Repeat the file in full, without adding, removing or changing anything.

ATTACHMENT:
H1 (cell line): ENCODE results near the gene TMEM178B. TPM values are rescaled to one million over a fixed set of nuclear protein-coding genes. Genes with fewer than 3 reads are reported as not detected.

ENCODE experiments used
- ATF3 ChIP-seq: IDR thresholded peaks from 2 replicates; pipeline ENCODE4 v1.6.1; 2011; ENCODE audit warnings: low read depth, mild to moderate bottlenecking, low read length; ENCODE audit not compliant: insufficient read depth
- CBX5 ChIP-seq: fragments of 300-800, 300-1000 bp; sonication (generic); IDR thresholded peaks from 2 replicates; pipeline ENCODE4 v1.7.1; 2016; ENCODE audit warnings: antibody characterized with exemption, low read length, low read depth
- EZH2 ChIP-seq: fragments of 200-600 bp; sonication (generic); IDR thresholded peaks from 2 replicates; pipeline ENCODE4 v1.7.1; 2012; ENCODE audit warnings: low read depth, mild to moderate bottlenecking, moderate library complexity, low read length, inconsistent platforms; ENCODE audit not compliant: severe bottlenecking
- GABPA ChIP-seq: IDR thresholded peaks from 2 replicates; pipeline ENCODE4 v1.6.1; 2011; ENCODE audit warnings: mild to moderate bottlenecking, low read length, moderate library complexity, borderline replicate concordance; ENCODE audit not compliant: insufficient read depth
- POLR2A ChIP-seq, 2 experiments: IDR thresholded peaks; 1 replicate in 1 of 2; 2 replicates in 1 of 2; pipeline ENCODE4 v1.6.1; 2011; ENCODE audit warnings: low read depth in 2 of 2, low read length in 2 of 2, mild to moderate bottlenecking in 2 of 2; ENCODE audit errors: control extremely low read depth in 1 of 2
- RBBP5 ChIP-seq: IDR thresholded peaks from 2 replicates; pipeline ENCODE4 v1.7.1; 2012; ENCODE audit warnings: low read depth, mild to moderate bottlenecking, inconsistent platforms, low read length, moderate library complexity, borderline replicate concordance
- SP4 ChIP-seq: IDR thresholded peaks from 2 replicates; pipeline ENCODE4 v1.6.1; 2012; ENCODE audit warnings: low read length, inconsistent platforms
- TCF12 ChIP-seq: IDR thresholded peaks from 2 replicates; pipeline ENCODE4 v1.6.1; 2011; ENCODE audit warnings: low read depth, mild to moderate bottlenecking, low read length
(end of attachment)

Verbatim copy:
H1 (cell line): ENCODE results near the gene TMEM178B. TPM values are rescaled to one million over a fixed set of nuclear protein-coding genes. Genes with fewer than 3 reads are reported as not detected.

ENCODE experiments used
- ATF3 ChIP-seq: IDR thresholded peaks from 2 replicates; pipeline ENCODE4 v1.6.1; 2011; ENCODE audit warnings: low read depth, mild to moderate bottlenecking, low read length; ENCODE audit not compliant: insufficient read depth
- CBX5 ChIP-seq: fragments of 300-800, 300-1000 bp; sonication (generic); IDR thresholded peaks from 2 replicates; pipeline ENCODE4 v1.7.1; 2016; ENCODE audit warnings: antibody characterized with exemption, low read length, low read depth
- EZH2 ChIP-seq: fragments of 200-600 bp; sonication (generic); IDR thresholded peaks from 2 replicates; pipeline ENCODE4 v1.7.1; 2012; ENCODE audit warnings: low read depth, mild to moderate bottlenecking, moderate library complexity, low read length, inconsistent platforms; ENCODE audit not compliant: severe bottlenecking
- GABPA ChIP-seq: IDR thresholded peaks from 2 replicates; pipeline ENCODE4 v1.6.1; 2011; ENCODE audit warnings: mild to moderate bottlenecking, low read length, moderate library complexity, borderline replicate concordance; ENCODE audit not compliant: insufficient read depth
- POLR2A ChIP-seq, 2 experiments: IDR thresholded peaks; 1 replicate in 1 of 2; 2 replicates in 1 of 2; pipeline ENCODE4 v1.6.1; 2011; ENCODE audit warnings: low read depth in 2 of 2, low read length in 2 of 2, mild to moderate bottlenecking in 2 of 2; ENCODE audit errors: control extremely low read depth in 1 of 2
- RBBP5 ChIP-seq: IDR thresholded peaks from 2 replicates; pipeline ENCODE4 v1.7.1; 2012; ENCODE audit warnings: low read depth, mild to moderate bottlenecking, inconsistent platforms, low read length, moderate library complexity, borderline replicate concordance
- SP4 ChIP-seq: IDR thresholded peaks from 2 replicates; pipeline ENCODE4 v1.6.1; 2012; ENCODE audit warnings: low read length, inconsistent platforms
- TCF12 ChIP-seq: IDR thresholded peaks from 2 replicates; pipeline ENCODE4 v1.6.1; 2011; ENCODE audit warnings: low read depth, mild to moderate bottlenecking, low read length